Another Sobering Result for Home Telehealth—and Where We Might Go Next

Arch Intern Med. Published online April 16, 2012. doi:10.1001/archinternmed.2012.685
Authors: Scott R. Wilson, DO; Peter Cram, MD, MBA
Comment on “A Randomized Controlled Trial of Telemonitoring in Older Adults With Multiple Health Issues to Prevent Hospitalizations and Emergency Department Visits”
“Rapid advances in technology combined with increasing demand for interventions that can “bend the cost curve” have stoked widespread interest in telehealth technologies. … In this issue of the Archives, Takahashi et al2 report on the results of a rigorous randomized controlled trial of telemonitoring in older adults at high risk for hospitalization. They found that in-home monitoring of biometrics (eg, blood pressure and weight) and symptoms failed to reduce hospital readmissions or the need for emergency department (ED) visits compared with usual care. The results of this study are important and sobering and warrant careful consideration. It might be tempting to discount the lack of benefit of the telehealth intervention…”
Find extract here and research article here.

Invitation to Apply for NBN-Enabled Telehealth Programs

Minister for Health Tanya Plibersek and Minister for Broadband, Communications and the Digital Economy, Senator Stephen Conroy, media release 4 April 2012
“Older Australians, people in need of palliative care and cancer patients are among those set to benefit from new telehealth pilot projects designed to be supported by the National Broadband Network (NBN).”
Find release here.

‘Shoo-In’ Strategies Bump Up Against Reality

Health Affairs 31(3): 470
Author: Susan Dentzer
“Our March 2012 variety issue poses a look at two health care improvement strategies: the use of health information technology and public reporting of providers’ performance. As with so much in health care, these strategies have sometimes been sold as shoo-ins for improving health and health care while lowering cost. But reality presents a more nuanced picture.”
Find article here.

A tele future

MJA Insight, online 27 February 2012
Authors: Tim Donovan & Nigel Armfield
“TELEMEDICINE — the use of information and communications technology to provide health care at a distance — has evolved significantly in the past 2 decades.  Now, with the introduction of Medicare Benefit Schedule (MBS) item numbers for video-based GP-to-specialist consultations, the use of telemedicine is spreading from the public hospital setting to the private sector. MBS items provide an incentive for clinicians to make better use of telemedicine services.”
Find article here.

Technology-based patient consultations: Guidelines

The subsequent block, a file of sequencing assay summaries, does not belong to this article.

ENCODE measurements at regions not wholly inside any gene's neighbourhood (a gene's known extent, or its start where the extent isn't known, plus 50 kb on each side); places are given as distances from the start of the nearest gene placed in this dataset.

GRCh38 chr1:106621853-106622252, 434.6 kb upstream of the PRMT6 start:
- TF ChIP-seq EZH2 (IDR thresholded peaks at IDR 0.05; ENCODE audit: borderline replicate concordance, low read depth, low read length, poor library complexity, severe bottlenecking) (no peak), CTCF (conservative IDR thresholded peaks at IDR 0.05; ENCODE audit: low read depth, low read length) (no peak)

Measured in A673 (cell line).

Medical Board of Australia, online 16 January 2012
“These guidelines have been developed by the Medical Board of Australia under s. 39 of the Health Practitioner Regulation National Law Act (the National Law) as in force in each state and territory. The guidelines aim to inform registered medical practitioners and the community about the Board’s expectations of medical practitioners who participate in technology-based patient consultations.”
Find guidelines here.

German internet clinic based in London angers German doctors

BMJ 2011; 343 doi: 10.1136/bmj.d7933
Author: Annette Tuffs
“A London based German online medical practice that treats patients by email has been heavily criticised by the German Medical Association. In a press statement on 30 November the association said that the professional code of conduct for German doctors does not allow treatment and medical counselling without any personal contact. “Diagnosis and treatment solely via the internet cannot be in the interest of the patient,” it says.”
Find extract here.

Ethical issues in the development of tele-ICUs

J Med Ethics 2011;37:655-657
Authors: Lior Nesher, Alan Jotkowitz
“The past two decades have seen a dramatic increase in the use of telemedicine while the information technology revolution has contributed significantly to its popularity. In addition, there has been a recent increase in the use of telemedicine in the intensive care unit (ICU), partially driven by a critical shortage of intensivists. However, the ethical questions raised by the implementation of tele-ICUs have not been adequately considered. In this essay, we will discuss the development of tele-ICUs from the perspective of autonomy, beneficence/non-malificence, justice and professionalism.”
Find abstract here.

Treating Posttraumatic Stress Disorder via the Internet: Does Therapeutic Alliance Matter?

JAMA. 2011;306(5):543-544. doi: 10.1001/jama.2011.1097
Author: Shaili Jain
“Mass violence—whether intentional attacks or the result of natural disasters—adversely affects survivors and often causes widespread disruption, displacement, and disability. Epidemiological studies have reported posttraumatic stress disorder (PTSD) or symptoms of PTSD in almost one-third of communities affected by mass violence. 1 Evidence-based psychological therapies used to treat PTSD are available, but obstacles such as a shortage of mental health care professionals and patient stigma toward treatment often limit accessibility to these therapies. … One approach that has been evaluated recently is use of the Internet to deliver therapist-assisted treatment to trauma survivors.”
Find extract here.

Regulators to rein in medical apps

Australian Doctor– 22 July, 2011

Author: David Brill

“The days of listening to your heartbeat on your phone could soon be over, with regulators moving to rein in the explosion of medical mobile apps. In a long-awaited step, US authorities last week proposed the first regulation for medical mobile phone applications, amid a booming number of new programs and platforms.”

Read article here.